Torres del Paine W Trek

Look at a map and its obvious why the ‘W’ trek is so named, winding its way in and out of three of Torres del Paine’s most spectacular valleys. If you don’t like doubling back on yourself then the ‘W’ will require some mental adjustment – but all the comings and goings simply offer one jaw-dropping view after another in one of Patagonia’s most beautiful national parks. Torres del Paine may be quintessential Patagonian wilderness, but it’s not untouched and you can’t expect to keep the ‘W’s trails to yourself. However, if you’re happy to share you’ll be rewarded with some of South America’s most staggering scenery.
The ‘W’ captures the essence of Patagonia in one epic hike, from glaciers to guanacos, waterfalls to wow-inducing mountain views
While you’re going to need a decent level of fitness before walking the ‘W’, this is a surprisingly versatile hike. If you want to camp feel free, but if you’d prefer a comfier bed at the end of each day then the convenient network of refugios – hikers’ hostels –are at your disposal.

The ‘W’ trek route

The 100km ‘W’ can be hiked in either direction – west to east from the Paine Grande guardería to Hosteria las Torres, or vice versa, and how you break up your days depends on your fitness and where you want to stay. These trails are well-trodden, and you’ll need to tread lightly to ensure your footprints don’t add to the destruction of fragile flora here. Stick to the paths – even if other hikers are in your way – as erosion around the trails is a serious concern and once damaged, the plants here take years to grow back. West to east, east to west, via campsites or hostels; however you trek it (the west to east route is outlined below) the ‘W’s highlights remain the same.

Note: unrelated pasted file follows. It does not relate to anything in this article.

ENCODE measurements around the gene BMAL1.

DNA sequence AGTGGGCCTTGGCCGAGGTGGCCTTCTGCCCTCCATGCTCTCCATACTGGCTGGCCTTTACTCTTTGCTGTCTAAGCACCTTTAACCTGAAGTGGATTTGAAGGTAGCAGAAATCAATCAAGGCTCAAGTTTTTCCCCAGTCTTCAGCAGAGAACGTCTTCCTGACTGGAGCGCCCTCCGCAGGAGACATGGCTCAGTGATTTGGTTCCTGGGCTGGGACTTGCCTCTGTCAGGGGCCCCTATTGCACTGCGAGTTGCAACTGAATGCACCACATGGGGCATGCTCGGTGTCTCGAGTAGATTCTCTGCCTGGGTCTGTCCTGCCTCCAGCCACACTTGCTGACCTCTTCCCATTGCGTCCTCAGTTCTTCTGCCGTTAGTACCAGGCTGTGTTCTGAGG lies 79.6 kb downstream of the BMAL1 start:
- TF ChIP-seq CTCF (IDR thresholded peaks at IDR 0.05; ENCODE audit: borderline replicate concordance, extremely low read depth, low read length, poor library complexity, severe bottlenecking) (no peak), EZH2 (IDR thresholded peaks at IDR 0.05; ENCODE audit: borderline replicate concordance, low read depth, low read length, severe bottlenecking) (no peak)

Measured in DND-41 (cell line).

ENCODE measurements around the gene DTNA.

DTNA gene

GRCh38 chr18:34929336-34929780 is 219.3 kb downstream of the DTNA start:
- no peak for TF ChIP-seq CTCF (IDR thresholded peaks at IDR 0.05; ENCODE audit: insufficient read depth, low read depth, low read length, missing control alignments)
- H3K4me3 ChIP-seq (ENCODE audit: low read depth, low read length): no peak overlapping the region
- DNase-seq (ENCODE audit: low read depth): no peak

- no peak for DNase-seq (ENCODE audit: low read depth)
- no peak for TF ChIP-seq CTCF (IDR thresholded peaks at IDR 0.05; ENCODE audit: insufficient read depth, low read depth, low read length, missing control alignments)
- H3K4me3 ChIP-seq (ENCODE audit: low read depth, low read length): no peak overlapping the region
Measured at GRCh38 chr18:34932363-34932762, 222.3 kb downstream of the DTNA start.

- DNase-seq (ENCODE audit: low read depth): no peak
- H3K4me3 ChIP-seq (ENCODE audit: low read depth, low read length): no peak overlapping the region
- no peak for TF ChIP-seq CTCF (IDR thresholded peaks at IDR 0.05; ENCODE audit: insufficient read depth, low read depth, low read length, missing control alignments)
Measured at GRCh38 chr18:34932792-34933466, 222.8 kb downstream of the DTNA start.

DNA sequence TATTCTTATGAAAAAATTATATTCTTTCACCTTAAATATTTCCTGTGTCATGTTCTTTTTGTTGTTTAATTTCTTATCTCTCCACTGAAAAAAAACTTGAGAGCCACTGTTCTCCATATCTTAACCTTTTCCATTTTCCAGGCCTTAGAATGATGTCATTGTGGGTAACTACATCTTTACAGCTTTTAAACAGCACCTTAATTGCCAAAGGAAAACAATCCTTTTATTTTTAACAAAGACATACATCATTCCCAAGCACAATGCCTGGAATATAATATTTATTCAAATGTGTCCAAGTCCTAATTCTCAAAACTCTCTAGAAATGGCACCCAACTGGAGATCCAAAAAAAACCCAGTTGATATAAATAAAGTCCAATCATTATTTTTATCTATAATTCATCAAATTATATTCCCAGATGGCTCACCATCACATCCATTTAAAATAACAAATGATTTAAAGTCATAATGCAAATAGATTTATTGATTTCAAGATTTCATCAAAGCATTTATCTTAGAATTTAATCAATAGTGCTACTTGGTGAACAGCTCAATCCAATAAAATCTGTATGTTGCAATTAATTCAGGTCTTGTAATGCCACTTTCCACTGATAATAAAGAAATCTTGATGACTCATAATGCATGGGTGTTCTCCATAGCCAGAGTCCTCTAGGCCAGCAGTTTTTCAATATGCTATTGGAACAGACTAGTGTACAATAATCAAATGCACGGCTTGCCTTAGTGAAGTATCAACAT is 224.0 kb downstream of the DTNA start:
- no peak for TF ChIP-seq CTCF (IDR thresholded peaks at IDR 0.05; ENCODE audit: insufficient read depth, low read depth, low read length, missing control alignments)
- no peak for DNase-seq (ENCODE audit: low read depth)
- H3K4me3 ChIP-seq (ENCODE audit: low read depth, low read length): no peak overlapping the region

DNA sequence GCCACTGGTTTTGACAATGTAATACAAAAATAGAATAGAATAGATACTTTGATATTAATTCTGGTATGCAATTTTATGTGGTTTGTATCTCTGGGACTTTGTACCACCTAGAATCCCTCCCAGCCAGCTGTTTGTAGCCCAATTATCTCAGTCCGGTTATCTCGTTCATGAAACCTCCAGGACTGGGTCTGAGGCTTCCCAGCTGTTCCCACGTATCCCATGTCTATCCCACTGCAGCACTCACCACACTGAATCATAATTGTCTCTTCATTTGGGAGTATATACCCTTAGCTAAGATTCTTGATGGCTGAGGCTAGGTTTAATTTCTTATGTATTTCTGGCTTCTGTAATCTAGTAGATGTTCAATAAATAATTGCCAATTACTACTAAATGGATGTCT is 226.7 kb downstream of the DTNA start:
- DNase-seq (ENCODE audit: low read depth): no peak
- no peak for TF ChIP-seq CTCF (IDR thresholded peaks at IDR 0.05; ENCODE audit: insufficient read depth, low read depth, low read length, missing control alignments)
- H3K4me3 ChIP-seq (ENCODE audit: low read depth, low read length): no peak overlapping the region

Lago Grey to Glaciar Grey

This section of the hike from Paine Grande follows the easterly bank of the inky Lago Grey, which stretches up the valley towards the towering turquoise snout of Glaciar Grey, part of the huge Southern Patagonian Ice Field. The first few kilometres into the valley are fairly flat and easy going – with the terrain becoming more challenging the closer you get to the glacier itself. Mirador Grey – a precipitous rocky ledge halfway up the valley - offers a glorious view up the lake to the calving face of the glacier.
Paine Grande - Refugio Grey walking time: approx 3 hours 30 mins to 4 hours.
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Valle Francés to Mirador Británico

Standing in the heart of the immense glacial French Valley, surrounded by its amphitheatre of sheer rock walls, with the sound of distant avalanches ricocheting around, is one of Torres del Paine’s most humbling experiences. And quite possibly one of its toughest treks. The hike from the entrance to the valley all the way to the 360° viewpoint, the Mirador Británico, is the closest you’ll get to scrambling on the ‘W’. If it gets too tough, the Mirador Francés – about a third of the way in – is still spectacular. Walking poles will help.
Campsite Italiano - Mirador Británico - Refugio Los Cuernos walking time: approx 6 hours 30 mins to 7 hours.

Los Cuernos and Lago Nordenskjöld

The dramatic contrasting rock bands of the Cuernos del Paine are a majestic sight as they rise over the turquoise Lago Nordenskjöld. The Paine ‘horns’, with their instantly recognisable layers of granite, are often the iconic welcome to the National Park. This relatively gentle, yet up and down, section of the ‘W’ takes you around their base, along the beautiful shoreline of Lago Nordenskjold (and with a few hops over small streams) before you head into the Valle Ascencio towards the Torres del Paine themselves. Keep your eyes peeled for condors soaring over the lake as you trek.
Refugio los Cuernos – Refugio Chileno walking time: approx 6 hours 30 mins to 7 hours.

Mirador Base las Torres